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Marc Rochester
The Classical Review, April 2012

The almost unrelenting festive spirit and frequent recourse to big, militaristic melodies in the Yellow River Piano Concerto give rise to a brilliantly virtuoso solo part, and Chinese pianist Chen Jie, still in her early 20s, clearly relishes every opportunity for grandstanding display. This is not a work that calls for intense concentration on behalf of the listener, and Chen’s flamboyant pianism provides a suitably dazzling front for music that paints its message in big, bright primary colors.

…the Butterfly Lovers Concerto…Here, under Taiwanese-born Carolyn Kuan…are every bit as polished, moving effortlessly between the dazzling and the reflective, with delightfully evocative solos from cello, flute and harp, and driving through the rapid changes of mood and character with unerring conviction.

The big question is does the Butterfly Lovers—much loved and regarded almost as a national treasure in China—succeed with the piano rather than the violin as the protagonist?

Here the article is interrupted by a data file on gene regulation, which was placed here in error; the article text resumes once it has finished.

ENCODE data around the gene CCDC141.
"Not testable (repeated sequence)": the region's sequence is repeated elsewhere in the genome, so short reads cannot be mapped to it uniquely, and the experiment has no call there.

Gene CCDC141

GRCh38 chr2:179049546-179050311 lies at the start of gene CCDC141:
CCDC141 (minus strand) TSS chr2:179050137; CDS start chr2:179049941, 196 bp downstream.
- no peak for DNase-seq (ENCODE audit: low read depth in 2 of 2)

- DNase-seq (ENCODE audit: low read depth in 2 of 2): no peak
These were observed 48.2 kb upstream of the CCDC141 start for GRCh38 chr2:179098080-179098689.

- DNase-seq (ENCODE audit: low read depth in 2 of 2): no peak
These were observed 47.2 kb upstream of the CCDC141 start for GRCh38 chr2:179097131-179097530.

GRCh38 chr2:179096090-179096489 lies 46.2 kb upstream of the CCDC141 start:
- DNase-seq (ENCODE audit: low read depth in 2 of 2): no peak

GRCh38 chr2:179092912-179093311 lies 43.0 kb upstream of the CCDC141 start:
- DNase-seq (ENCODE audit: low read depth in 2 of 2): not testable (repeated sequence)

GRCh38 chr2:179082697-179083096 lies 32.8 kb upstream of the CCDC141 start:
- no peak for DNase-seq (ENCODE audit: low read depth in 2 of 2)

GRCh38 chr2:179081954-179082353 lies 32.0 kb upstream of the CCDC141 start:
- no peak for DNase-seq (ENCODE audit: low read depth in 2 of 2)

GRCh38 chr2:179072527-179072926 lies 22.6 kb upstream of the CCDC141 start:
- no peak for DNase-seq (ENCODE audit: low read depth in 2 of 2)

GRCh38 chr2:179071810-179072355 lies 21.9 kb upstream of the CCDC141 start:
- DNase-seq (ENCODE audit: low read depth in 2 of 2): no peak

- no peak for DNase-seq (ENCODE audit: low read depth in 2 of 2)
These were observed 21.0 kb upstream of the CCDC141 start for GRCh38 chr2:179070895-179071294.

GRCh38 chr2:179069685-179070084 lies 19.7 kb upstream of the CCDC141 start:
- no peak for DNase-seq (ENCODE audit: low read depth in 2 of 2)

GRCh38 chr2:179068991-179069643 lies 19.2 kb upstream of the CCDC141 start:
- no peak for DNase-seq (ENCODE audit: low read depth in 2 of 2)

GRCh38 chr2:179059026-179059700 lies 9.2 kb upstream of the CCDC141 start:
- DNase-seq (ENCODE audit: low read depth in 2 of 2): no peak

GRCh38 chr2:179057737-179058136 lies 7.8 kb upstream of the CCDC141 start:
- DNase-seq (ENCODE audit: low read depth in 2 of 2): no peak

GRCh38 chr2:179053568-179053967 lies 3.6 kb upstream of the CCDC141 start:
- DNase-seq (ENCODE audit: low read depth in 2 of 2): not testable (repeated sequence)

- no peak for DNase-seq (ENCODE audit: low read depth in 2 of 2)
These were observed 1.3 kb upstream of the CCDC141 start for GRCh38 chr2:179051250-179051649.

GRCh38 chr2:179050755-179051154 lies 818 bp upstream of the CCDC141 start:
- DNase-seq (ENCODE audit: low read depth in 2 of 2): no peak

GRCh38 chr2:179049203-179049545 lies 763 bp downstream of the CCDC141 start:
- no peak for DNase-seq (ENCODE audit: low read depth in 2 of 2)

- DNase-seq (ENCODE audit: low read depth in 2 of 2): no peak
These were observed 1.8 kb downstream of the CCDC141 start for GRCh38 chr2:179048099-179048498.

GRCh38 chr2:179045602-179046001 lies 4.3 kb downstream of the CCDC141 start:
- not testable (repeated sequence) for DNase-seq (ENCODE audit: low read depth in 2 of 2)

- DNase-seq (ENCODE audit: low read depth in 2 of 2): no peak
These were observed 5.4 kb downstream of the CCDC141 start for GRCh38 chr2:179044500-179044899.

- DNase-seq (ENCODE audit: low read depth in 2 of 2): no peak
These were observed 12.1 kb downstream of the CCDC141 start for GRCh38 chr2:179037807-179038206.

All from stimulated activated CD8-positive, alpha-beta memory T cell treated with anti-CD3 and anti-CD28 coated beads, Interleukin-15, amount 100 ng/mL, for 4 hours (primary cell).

The answer is an unequivocal yes. More than that, after a very short time you forget entirely that it was not originally intended as a piano concerto, so wholly idiomatic and convincing is Chen’s arrangement. She is as agile and athletic as any virtuoso violinist, and there is a sense of real enjoyment in the way she interacts with Kuan and the NZSO. She portrays the concerto not so much as a simple musical retelling of a famous legend but, with the piano’s wider range and thicker textures, delves deeper to convey a sense of true dialogue between soloist and orchestra.

This performance of the Butterfly Lovers Concerto is no battle of an individual against a monolithic body of players, but a true example of collective teamwork. © 2012 The Classical Review Read complete review

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